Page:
Data protection authorities in the European Union will release the findings of their investigations into the security breaches at Yahoo in 2014 and 2015, with the company’s EU operations expected to shoulder at least some of the blame.
First up, will be Ireland’s data protection authority (DPA). According to the Irish data protection commissioner Helen Dixon, the investigation will show that Yahoo’s European unit is at least partly to blame for the 2014 data breach, which spilled around 500 million account details.
“We’re of the view that it could have been detected sooner and the risks mitigated sooner,” Dixon told Bloomberg. “We intend to make our findings and impose remedial action where the findings need us to do that.”
What that remedial action will be is as yet unclear but Yahoo, now owned by Verizon, can anticipate being required to make some substantial changes to its operations and can also expect a fine.
The Irish DPA, which rules on data protection issues over companies based in Ireland had long been thought of as a soft touch, tending to go along with the Irish government and its desire to attract global tech giants with a low tax regime. Many tech companies including Apple, Ebay, Amazon and Facebook have their European headquarters in the country.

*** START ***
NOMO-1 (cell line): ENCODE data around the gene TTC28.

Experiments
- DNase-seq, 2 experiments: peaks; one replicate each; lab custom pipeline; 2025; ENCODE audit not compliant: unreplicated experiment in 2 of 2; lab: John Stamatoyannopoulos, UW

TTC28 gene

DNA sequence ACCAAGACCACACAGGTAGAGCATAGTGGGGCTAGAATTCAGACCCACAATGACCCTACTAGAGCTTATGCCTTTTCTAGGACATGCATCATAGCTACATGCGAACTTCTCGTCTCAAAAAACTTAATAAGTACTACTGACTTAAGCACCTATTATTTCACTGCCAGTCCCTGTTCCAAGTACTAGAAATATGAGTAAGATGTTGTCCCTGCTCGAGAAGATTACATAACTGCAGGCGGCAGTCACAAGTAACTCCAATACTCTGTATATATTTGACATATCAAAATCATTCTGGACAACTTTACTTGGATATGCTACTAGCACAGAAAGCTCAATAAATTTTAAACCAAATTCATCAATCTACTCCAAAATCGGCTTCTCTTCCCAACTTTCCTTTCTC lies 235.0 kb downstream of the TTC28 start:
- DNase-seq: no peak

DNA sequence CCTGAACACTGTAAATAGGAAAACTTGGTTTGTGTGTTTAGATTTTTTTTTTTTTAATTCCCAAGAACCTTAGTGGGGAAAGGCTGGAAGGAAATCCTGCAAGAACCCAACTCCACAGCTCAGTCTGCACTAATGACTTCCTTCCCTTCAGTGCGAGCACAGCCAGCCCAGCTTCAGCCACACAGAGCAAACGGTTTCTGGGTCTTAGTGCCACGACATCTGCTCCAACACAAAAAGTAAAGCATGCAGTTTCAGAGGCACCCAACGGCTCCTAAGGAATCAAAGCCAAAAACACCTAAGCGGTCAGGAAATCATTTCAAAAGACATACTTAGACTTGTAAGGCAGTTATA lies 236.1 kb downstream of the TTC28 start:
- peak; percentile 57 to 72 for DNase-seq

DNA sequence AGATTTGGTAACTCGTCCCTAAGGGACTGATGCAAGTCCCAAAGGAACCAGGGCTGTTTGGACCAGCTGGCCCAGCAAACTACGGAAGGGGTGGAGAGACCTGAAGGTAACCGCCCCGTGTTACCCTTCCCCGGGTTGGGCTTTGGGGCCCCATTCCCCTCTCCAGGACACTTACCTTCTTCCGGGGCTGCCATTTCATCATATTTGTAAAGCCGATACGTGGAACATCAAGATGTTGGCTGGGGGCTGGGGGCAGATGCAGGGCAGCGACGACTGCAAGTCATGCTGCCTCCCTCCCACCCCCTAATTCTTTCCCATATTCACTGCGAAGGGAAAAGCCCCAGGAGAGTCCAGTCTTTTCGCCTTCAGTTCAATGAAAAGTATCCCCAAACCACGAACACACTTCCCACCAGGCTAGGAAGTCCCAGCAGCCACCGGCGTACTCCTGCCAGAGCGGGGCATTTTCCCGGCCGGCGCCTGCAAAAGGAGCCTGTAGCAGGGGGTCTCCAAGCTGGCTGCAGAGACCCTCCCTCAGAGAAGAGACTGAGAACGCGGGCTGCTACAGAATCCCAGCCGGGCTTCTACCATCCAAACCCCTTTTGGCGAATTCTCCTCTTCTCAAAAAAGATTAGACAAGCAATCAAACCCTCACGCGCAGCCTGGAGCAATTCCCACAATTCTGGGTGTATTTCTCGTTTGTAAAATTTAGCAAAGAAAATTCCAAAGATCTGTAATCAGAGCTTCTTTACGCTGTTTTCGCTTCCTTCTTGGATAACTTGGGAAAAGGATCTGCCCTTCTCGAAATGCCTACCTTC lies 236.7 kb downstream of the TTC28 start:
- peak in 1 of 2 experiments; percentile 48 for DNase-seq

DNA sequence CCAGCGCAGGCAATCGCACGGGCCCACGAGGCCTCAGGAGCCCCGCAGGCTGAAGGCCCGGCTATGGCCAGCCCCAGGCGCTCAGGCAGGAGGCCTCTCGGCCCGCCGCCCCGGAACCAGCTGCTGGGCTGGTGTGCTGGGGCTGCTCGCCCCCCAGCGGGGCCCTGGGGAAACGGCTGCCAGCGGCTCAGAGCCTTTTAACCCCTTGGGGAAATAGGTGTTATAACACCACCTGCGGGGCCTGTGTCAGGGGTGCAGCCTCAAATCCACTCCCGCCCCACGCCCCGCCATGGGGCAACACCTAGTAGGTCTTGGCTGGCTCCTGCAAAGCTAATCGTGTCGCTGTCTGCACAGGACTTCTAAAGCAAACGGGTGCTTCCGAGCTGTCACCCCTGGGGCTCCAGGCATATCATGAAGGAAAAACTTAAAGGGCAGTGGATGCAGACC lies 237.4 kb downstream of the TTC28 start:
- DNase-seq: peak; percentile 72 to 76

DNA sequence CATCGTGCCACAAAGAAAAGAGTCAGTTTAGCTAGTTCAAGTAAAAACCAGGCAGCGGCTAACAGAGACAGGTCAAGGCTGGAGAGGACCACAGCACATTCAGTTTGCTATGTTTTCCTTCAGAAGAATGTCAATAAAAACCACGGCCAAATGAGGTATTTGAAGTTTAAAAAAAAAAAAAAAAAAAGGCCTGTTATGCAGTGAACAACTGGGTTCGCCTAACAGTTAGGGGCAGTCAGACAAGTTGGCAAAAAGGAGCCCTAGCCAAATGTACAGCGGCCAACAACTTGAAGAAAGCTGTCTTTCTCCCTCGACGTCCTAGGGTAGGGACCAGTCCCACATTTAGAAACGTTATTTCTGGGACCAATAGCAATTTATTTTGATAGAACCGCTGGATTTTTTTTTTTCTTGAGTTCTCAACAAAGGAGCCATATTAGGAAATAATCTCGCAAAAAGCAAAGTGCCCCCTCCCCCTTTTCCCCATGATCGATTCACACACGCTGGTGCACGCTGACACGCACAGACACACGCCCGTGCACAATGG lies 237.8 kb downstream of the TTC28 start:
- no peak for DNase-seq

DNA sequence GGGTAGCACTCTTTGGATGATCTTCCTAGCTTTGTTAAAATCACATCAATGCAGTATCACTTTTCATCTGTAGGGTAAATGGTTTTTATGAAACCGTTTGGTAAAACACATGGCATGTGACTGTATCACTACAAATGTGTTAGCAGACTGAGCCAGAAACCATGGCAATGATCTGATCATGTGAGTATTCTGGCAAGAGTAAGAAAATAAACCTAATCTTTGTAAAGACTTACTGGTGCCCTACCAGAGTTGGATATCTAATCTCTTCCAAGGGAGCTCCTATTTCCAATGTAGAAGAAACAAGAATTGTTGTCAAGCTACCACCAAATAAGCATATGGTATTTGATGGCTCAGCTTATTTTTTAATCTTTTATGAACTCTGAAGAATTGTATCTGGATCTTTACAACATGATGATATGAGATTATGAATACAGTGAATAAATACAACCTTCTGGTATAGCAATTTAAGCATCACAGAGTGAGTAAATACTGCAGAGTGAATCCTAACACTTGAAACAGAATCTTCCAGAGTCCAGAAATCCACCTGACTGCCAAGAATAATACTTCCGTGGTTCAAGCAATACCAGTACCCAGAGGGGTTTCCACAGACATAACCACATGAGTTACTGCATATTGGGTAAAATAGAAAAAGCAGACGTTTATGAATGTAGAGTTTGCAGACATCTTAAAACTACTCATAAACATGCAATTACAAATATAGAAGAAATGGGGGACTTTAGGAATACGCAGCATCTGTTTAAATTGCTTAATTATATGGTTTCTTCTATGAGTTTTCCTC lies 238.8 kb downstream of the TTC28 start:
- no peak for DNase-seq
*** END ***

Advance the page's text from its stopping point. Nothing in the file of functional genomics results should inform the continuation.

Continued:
However, Dixon rejected this saying her office is expanding to comprise 100 employees by the end of 2017, an increase of 80 people in two years.
This is a result of the greater authority given to DPAs by the incoming EU General Data Protection Regulation (GDPR), which also allows for the imposition of fines of up to €20m or four per cent of global turnover, whichever is the greater.
Dixon said she is prepared to use all the powers at her disposal to bring companies into line.
“The only way to start driving a better compliance culture is to have those types of enforcement tools in our toolkit,” she said.
The Irish DPA has also been looking at whether Facebook’s transfers of personal data to the US are legal, and also into the social media giants stalled plans to mine the personal data of its acquisition WhatsApp without the consent of its users. A decision on the latter is expected in the summer.
Join Computing in London on 4 May for the Cyber Security Strategy Briefing 2017 for the Financial Sector.
Speakers include Adam Koleda, IT director of insurance firm BPL Global; Peter Agathangelou, associate director of Hamilton Fraser Insurance; and, Dr Kuan Hon, consultant lawyer at law firm Pinsent Masons.
Attendance is free to qualifying IT professionals and IT leaders – register now!
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